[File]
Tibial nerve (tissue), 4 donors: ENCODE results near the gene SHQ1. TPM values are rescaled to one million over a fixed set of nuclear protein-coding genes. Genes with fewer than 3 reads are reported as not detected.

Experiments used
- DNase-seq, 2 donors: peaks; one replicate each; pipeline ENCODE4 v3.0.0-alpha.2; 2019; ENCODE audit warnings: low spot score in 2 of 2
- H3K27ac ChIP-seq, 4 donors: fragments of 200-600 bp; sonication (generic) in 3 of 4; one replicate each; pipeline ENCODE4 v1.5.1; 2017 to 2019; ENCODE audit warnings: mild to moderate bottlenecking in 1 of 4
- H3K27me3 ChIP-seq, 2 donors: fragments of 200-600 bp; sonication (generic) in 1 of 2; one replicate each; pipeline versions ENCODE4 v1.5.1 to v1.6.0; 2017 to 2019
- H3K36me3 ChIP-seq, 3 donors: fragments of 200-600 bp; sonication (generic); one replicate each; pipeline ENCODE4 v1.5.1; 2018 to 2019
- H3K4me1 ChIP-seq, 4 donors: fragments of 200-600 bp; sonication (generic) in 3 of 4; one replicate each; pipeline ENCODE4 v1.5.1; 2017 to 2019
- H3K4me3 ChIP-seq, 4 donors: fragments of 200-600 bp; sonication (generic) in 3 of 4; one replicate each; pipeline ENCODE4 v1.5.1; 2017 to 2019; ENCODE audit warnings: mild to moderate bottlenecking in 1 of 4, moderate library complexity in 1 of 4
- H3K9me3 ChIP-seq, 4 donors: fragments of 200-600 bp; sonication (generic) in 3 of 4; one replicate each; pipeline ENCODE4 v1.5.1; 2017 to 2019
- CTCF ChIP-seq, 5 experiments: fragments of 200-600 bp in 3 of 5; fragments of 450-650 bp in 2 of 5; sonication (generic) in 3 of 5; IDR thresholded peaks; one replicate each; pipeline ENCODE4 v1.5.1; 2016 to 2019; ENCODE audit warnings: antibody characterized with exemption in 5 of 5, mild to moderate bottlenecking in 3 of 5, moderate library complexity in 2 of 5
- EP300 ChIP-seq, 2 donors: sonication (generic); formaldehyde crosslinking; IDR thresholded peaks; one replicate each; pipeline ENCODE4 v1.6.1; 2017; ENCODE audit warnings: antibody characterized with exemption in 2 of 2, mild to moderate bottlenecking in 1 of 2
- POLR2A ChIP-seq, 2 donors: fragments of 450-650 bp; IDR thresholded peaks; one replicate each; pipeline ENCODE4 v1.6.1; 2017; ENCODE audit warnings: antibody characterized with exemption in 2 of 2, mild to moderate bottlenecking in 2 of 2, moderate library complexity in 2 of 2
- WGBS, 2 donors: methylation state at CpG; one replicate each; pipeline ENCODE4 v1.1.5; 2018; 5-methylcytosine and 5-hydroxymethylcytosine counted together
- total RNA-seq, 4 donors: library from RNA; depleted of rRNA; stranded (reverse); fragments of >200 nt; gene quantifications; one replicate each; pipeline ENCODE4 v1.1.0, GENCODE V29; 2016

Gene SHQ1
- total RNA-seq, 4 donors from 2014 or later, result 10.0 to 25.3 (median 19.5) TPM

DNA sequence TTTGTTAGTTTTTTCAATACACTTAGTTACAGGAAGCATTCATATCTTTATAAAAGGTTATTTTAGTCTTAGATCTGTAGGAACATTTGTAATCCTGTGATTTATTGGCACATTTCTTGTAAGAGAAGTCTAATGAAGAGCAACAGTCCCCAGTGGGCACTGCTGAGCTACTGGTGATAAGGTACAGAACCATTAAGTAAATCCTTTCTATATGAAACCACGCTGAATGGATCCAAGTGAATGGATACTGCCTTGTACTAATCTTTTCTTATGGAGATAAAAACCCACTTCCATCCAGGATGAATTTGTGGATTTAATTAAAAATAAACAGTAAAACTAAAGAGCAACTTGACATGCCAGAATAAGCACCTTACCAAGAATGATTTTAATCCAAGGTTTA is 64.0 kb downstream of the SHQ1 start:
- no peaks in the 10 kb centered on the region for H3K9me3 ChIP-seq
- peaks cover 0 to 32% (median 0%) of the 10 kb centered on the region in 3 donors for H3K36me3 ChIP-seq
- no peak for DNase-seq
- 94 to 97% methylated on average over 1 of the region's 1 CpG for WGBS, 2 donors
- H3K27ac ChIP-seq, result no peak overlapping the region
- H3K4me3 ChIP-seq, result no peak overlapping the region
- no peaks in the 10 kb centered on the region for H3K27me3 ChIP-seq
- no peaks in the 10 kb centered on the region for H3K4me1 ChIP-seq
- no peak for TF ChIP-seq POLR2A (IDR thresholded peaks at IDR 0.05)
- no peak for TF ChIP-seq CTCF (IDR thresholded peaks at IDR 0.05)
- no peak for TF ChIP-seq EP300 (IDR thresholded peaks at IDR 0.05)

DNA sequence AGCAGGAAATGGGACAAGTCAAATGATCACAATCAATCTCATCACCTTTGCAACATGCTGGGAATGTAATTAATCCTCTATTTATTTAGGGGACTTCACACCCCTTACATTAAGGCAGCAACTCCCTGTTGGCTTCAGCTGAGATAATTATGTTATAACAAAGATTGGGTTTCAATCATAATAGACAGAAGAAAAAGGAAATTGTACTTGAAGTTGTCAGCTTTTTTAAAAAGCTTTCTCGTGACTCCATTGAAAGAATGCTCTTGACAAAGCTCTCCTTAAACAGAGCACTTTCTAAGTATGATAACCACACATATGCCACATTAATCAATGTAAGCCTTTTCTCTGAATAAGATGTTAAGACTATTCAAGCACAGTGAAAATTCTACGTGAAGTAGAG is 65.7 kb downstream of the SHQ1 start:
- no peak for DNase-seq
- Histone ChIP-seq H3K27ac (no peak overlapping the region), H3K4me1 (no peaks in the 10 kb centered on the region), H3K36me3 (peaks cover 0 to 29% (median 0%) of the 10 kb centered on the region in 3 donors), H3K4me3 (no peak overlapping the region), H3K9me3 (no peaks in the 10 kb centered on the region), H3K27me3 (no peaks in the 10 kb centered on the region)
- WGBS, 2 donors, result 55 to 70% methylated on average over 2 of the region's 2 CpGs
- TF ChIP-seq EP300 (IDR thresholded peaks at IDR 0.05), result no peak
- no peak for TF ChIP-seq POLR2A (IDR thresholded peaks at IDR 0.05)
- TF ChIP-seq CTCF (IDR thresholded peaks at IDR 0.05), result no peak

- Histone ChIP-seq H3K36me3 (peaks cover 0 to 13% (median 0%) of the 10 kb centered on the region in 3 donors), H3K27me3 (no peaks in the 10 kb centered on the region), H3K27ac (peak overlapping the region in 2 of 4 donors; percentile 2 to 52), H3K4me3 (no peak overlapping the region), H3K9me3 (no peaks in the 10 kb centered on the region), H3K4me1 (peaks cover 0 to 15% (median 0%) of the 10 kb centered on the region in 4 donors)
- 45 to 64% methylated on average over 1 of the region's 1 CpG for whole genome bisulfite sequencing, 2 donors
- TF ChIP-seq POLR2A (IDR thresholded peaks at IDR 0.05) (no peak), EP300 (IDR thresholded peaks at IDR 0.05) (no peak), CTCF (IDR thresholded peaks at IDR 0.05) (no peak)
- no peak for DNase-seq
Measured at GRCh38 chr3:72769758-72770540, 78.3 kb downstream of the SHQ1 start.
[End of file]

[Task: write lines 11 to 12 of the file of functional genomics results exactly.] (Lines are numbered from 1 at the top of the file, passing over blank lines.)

- EP300 ChIP-seq, 2 donors: sonication (generic); formaldehyde crosslinking; IDR thresholded peaks; one replicate each; pipeline ENCODE4 v1.6.1; 2017; ENCODE audit warnings: antibody characterized with exemption in 2 of 2, mild to moderate bottlenecking in 1 of 2
- POLR2A ChIP-seq, 2 donors: fragments of 450-650 bp; IDR thresholded peaks; one replicate each; pipeline ENCODE4 v1.6.1; 2017; ENCODE audit warnings: antibody characterized with exemption in 2 of 2, mild to moderate bottlenecking in 2 of 2, moderate library complexity in 2 of 2